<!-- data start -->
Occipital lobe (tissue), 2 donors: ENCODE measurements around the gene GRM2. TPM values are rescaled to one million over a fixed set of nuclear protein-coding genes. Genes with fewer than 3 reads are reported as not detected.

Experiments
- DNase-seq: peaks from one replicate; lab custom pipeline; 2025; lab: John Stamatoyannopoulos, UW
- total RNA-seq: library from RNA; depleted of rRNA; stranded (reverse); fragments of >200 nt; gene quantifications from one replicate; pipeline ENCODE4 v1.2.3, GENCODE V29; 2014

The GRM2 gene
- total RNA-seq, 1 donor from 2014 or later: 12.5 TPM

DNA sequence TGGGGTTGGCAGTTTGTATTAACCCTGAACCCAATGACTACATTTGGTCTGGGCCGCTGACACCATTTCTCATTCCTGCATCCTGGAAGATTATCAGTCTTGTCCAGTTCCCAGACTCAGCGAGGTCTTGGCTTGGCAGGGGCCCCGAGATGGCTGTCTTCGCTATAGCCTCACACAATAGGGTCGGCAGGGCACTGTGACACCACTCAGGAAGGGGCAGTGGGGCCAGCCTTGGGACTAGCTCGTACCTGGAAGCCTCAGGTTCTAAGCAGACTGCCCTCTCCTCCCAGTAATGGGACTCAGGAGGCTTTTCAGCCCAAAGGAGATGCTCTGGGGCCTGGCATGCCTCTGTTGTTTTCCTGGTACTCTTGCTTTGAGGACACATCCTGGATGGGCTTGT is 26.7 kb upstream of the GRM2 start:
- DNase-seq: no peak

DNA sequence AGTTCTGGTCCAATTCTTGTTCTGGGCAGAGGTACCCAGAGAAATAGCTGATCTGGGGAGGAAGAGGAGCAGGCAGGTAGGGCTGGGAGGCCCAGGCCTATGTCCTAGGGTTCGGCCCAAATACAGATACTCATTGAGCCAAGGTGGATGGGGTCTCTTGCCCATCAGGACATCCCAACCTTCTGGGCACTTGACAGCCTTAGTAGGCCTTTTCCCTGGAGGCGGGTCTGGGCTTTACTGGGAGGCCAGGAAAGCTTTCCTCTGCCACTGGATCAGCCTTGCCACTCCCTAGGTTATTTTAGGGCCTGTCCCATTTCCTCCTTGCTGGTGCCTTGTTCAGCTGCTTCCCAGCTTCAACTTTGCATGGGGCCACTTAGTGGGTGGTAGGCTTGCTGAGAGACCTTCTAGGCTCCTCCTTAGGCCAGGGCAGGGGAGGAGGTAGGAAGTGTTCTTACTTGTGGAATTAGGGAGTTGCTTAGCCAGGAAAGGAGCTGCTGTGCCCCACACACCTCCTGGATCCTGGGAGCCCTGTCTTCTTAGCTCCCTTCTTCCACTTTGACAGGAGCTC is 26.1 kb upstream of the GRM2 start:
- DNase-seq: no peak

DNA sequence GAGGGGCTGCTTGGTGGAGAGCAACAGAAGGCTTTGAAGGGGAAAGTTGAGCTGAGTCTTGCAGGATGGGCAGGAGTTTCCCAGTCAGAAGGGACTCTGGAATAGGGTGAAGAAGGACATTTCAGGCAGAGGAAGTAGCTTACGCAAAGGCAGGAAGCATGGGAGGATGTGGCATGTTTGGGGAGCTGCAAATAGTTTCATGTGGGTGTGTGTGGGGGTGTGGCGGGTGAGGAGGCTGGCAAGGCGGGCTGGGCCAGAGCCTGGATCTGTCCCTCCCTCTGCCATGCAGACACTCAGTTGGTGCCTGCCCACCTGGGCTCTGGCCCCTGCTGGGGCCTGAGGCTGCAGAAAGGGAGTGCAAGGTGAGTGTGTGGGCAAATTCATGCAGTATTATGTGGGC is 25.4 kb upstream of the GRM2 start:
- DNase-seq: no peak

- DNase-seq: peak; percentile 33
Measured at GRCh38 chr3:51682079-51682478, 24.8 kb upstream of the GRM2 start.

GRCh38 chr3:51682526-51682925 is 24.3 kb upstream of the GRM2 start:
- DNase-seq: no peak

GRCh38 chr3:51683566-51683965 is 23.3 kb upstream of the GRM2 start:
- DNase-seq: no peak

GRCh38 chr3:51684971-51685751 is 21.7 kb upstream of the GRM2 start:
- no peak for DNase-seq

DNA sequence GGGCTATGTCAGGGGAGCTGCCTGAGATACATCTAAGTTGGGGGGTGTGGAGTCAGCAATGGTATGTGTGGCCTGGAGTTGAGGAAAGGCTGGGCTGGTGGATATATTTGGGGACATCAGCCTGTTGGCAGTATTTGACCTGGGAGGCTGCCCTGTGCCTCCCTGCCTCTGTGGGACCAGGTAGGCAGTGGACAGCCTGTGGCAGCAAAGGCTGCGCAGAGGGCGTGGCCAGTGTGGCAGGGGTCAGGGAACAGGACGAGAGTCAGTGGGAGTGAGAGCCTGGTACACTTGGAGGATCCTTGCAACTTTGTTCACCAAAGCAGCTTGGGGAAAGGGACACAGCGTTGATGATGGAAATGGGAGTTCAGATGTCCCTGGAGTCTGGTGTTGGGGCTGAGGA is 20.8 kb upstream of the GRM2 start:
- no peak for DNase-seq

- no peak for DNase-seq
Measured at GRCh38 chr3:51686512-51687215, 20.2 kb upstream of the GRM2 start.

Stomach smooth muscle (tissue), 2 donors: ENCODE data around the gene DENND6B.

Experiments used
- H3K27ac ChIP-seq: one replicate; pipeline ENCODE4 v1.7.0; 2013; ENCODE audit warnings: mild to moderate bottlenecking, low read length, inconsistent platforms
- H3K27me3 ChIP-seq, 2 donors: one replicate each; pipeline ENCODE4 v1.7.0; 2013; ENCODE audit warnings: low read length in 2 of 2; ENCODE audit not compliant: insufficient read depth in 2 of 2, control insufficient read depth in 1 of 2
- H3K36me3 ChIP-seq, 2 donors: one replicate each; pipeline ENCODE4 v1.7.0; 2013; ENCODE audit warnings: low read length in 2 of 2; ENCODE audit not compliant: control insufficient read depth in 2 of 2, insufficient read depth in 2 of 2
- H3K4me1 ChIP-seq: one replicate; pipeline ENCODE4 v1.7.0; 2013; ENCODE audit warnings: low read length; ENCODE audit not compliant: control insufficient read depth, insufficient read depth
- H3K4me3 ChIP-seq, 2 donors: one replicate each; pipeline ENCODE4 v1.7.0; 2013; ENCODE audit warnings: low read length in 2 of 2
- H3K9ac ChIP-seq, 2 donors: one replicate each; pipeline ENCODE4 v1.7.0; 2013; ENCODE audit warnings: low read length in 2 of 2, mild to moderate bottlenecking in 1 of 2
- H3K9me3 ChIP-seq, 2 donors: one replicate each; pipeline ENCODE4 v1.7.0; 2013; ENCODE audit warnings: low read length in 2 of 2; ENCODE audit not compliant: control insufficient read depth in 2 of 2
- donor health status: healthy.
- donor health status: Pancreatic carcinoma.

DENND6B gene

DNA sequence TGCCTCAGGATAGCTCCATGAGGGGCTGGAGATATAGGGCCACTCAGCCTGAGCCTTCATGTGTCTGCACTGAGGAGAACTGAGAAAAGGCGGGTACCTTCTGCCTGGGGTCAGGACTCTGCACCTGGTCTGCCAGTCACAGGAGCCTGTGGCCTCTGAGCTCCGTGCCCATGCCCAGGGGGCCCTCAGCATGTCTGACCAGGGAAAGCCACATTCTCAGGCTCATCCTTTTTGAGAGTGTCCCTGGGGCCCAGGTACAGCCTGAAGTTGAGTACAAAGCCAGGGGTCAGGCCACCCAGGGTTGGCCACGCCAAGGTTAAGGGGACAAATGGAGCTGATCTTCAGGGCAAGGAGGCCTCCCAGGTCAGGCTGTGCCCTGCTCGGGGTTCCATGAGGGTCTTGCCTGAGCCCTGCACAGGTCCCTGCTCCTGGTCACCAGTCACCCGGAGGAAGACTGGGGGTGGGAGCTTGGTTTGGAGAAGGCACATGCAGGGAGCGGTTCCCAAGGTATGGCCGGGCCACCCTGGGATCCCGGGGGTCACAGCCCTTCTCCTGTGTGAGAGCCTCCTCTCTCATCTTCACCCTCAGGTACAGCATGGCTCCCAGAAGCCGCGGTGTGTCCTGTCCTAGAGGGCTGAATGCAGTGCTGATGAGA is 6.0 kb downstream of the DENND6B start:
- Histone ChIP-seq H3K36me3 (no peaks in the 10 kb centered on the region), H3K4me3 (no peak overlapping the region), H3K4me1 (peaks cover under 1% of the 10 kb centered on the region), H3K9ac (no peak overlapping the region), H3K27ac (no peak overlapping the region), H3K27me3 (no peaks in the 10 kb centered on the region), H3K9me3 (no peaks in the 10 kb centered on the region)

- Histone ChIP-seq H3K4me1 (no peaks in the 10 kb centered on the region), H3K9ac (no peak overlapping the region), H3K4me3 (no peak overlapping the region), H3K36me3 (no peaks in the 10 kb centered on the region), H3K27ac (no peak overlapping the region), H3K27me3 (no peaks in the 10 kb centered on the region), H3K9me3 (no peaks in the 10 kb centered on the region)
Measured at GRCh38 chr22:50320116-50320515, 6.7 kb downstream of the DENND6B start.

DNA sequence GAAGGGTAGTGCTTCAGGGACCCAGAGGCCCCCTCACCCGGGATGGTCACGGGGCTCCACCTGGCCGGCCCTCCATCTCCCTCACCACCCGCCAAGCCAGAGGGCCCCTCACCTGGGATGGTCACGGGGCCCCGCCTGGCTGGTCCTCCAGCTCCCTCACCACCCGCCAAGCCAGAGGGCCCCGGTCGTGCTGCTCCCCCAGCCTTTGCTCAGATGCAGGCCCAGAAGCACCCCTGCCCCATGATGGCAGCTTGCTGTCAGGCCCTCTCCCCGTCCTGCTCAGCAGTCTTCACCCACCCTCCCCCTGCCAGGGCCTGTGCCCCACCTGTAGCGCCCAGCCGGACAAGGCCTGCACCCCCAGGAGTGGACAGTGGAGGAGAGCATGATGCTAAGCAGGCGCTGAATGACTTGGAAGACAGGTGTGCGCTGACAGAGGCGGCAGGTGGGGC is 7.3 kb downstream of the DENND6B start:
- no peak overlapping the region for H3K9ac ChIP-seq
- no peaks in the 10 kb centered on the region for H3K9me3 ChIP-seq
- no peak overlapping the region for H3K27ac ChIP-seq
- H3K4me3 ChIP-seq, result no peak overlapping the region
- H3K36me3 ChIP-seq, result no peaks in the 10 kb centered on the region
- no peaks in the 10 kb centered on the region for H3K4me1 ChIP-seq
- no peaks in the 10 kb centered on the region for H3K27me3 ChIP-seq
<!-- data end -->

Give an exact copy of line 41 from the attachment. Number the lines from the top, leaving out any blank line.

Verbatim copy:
DNA sequence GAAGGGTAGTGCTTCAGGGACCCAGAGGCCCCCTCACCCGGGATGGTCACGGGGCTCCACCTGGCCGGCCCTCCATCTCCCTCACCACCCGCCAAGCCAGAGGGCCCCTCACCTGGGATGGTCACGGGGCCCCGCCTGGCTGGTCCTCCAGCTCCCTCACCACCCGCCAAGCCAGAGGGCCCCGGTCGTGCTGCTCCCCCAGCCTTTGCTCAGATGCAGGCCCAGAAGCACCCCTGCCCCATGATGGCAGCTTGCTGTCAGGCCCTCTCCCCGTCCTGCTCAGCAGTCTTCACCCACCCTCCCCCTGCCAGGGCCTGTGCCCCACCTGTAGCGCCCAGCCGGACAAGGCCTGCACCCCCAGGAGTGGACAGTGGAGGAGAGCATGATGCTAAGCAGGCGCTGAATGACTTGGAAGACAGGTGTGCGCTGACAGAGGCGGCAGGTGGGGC is 7.3 kb downstream of the DENND6B start: